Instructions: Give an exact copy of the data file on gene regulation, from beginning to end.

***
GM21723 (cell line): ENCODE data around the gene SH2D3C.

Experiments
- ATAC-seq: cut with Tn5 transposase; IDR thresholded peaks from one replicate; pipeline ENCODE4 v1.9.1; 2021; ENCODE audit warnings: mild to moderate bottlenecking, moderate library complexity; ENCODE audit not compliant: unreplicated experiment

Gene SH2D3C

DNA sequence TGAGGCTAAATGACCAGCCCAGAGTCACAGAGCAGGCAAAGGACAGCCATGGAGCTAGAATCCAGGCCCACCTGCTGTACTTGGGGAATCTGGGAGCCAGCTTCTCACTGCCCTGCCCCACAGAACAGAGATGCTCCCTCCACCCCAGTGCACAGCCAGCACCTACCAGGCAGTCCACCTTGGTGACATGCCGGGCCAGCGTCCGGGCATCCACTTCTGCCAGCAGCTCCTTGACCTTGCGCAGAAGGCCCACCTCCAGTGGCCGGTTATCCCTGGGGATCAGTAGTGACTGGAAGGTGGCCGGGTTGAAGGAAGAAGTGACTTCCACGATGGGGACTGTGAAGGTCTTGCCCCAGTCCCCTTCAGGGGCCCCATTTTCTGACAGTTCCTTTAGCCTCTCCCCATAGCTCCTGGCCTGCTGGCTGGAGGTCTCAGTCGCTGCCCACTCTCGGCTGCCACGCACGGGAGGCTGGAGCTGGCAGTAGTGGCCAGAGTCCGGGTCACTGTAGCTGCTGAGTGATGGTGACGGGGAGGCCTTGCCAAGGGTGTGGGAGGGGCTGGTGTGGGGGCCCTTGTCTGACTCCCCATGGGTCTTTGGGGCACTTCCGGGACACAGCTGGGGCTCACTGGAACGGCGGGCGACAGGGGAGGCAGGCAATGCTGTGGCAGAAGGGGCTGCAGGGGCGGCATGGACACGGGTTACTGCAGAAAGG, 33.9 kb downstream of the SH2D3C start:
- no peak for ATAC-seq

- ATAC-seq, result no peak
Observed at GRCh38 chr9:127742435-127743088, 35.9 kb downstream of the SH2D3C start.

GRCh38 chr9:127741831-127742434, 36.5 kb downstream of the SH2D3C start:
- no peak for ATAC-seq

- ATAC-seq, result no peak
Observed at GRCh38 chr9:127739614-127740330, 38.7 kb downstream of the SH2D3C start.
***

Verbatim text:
GM21723 (cell line): ENCODE data around the gene SH2D3C.

Experiments
- ATAC-seq: cut with Tn5 transposase; IDR thresholded peaks from one replicate; pipeline ENCODE4 v1.9.1; 2021; ENCODE audit warnings: mild to moderate bottlenecking, moderate library complexity; ENCODE audit not compliant: unreplicated experiment

Gene SH2D3C

DNA sequence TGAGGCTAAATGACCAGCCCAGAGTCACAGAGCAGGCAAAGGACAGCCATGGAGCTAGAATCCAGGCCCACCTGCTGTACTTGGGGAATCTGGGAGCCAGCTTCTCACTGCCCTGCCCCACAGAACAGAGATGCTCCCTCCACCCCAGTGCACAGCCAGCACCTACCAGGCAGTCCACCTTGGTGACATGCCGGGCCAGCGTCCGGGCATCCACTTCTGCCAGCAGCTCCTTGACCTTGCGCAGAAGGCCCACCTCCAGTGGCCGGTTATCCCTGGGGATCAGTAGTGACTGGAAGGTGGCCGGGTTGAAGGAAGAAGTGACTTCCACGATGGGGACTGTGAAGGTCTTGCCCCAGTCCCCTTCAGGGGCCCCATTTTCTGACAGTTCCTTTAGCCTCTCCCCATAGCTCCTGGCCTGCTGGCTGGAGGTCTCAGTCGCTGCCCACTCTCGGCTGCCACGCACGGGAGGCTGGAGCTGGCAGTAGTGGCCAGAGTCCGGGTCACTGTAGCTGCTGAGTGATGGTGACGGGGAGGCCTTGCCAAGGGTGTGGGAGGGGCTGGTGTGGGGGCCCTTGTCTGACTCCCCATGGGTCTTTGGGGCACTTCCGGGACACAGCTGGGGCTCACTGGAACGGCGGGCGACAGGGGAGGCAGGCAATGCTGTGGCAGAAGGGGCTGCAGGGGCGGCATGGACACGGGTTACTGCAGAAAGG, 33.9 kb downstream of the SH2D3C start:
- no peak for ATAC-seq

- ATAC-seq, result no peak
Observed at GRCh38 chr9:127742435-127743088, 35.9 kb downstream of the SH2D3C start.

GRCh38 chr9:127741831-127742434, 36.5 kb downstream of the SH2D3C start:
- no peak for ATAC-seq

- ATAC-seq, result no peak
Observed at GRCh38 chr9:127739614-127740330, 38.7 kb downstream of the SH2D3C start.